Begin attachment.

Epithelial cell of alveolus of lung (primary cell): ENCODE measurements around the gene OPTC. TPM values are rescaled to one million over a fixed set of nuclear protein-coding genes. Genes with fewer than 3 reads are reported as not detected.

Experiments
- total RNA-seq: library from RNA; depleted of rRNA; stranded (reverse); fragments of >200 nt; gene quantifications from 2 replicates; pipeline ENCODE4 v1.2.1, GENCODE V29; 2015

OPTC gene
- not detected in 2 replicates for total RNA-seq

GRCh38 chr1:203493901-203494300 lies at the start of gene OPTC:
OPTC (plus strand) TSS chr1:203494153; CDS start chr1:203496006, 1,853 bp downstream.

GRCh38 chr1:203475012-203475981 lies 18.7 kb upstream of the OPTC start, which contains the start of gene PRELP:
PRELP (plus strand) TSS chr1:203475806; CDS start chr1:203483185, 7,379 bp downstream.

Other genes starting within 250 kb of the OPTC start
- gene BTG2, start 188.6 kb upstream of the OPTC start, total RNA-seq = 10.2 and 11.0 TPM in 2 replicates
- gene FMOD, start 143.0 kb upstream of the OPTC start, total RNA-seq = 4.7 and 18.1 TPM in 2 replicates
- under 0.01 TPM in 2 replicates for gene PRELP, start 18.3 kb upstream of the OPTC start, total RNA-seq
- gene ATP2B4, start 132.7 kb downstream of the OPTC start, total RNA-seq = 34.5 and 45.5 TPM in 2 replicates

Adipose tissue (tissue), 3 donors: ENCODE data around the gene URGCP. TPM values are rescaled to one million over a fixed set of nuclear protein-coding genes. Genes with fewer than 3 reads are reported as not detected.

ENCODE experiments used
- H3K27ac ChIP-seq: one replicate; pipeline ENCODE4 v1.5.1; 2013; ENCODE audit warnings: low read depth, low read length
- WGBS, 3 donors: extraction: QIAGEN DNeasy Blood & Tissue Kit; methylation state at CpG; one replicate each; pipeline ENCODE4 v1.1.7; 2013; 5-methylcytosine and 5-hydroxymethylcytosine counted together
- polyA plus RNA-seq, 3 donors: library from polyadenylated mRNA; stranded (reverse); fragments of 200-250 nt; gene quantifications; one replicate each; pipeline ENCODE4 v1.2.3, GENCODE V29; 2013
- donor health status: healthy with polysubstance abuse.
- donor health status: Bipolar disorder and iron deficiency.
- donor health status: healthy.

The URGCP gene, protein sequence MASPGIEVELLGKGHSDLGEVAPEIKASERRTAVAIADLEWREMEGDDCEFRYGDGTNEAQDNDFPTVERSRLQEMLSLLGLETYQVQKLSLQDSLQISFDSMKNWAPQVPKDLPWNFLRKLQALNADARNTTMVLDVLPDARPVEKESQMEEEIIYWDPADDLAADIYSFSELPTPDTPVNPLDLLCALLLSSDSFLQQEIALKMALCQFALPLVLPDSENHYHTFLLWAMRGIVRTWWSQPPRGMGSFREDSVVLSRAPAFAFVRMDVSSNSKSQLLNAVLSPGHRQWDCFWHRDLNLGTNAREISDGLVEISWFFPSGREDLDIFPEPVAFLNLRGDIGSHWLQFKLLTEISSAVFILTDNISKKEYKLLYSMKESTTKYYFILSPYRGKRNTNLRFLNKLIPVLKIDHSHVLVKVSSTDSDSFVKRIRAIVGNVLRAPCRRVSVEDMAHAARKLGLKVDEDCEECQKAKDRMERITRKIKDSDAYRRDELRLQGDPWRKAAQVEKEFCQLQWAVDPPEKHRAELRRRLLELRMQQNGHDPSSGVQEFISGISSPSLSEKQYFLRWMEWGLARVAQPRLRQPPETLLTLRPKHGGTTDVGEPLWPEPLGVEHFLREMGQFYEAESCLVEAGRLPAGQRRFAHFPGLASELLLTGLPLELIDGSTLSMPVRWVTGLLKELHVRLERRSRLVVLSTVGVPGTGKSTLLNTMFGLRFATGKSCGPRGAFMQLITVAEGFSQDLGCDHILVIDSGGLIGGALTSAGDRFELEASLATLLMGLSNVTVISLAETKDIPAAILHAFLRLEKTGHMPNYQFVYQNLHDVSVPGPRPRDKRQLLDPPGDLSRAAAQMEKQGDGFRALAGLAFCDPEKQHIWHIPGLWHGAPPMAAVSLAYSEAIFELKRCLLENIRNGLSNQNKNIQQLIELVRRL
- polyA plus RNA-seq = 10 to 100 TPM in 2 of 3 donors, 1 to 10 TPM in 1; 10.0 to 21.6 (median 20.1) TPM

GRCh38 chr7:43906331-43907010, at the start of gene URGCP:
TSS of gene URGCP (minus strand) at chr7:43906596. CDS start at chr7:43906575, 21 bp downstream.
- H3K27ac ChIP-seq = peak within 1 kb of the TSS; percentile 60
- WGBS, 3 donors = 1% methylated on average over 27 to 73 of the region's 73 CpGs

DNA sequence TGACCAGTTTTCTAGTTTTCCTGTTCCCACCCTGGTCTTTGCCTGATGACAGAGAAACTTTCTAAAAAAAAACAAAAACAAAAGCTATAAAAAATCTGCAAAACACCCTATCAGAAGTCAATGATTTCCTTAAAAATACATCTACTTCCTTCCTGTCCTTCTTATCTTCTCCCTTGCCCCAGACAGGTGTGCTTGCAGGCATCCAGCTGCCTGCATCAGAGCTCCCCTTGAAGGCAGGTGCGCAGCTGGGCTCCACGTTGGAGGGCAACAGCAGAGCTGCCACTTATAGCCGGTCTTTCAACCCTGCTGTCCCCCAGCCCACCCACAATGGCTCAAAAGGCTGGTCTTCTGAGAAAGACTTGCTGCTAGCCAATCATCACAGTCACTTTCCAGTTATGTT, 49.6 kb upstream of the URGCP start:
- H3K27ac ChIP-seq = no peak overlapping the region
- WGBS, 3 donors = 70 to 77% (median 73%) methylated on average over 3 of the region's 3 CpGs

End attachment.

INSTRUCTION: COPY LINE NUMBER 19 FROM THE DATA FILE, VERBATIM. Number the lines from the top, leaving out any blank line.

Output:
- polyA plus RNA-seq, 3 donors: library from polyadenylated mRNA; stranded (reverse); fragments of 200-250 nt; gene quantifications; one replicate each; pipeline ENCODE4 v1.2.3, GENCODE V29; 2013